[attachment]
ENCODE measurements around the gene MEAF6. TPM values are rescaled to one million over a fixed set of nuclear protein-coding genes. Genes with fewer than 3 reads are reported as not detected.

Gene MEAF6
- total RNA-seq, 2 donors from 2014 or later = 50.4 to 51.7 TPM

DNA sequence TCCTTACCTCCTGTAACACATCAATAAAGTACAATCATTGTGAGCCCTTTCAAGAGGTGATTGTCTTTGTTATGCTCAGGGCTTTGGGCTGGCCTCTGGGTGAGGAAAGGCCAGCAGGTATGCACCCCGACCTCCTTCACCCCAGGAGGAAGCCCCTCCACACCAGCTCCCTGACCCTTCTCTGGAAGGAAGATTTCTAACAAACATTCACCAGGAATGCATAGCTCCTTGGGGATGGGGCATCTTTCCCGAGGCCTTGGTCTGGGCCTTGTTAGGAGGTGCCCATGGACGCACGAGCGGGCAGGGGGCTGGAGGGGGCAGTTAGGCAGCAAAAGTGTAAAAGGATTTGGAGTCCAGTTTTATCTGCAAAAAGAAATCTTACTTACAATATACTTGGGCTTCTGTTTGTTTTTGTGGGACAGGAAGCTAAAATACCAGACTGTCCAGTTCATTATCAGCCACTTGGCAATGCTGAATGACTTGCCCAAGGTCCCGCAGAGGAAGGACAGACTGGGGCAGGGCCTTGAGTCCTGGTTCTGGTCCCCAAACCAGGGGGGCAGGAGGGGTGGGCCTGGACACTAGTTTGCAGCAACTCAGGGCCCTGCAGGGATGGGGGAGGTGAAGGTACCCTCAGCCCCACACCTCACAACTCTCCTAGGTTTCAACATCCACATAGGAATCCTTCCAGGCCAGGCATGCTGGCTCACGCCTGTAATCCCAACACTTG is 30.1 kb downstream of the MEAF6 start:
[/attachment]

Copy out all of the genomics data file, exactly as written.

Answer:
ENCODE measurements around the gene MEAF6. TPM values are rescaled to one million over a fixed set of nuclear protein-coding genes. Genes with fewer than 3 reads are reported as not detected.

Gene MEAF6
- total RNA-seq, 2 donors from 2014 or later = 50.4 to 51.7 TPM

DNA sequence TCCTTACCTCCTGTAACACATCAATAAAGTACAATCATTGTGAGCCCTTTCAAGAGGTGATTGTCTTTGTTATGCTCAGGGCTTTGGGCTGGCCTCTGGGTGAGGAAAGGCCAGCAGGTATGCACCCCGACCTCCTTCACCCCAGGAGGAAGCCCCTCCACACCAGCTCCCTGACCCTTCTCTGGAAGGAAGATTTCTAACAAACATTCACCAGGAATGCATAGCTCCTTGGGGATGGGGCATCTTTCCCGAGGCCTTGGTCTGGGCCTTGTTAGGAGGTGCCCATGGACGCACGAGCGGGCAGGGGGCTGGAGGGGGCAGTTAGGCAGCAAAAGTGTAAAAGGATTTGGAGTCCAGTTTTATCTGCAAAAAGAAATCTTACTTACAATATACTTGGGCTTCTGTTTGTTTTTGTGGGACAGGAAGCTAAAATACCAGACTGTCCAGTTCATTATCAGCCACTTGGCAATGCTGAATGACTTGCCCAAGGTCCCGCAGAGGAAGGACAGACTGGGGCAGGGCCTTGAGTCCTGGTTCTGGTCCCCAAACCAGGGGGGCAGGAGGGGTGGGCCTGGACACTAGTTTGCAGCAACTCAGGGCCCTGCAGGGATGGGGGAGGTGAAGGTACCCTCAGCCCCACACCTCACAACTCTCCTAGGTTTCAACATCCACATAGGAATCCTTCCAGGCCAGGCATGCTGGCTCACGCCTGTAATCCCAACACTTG is 30.1 kb downstream of the MEAF6 start: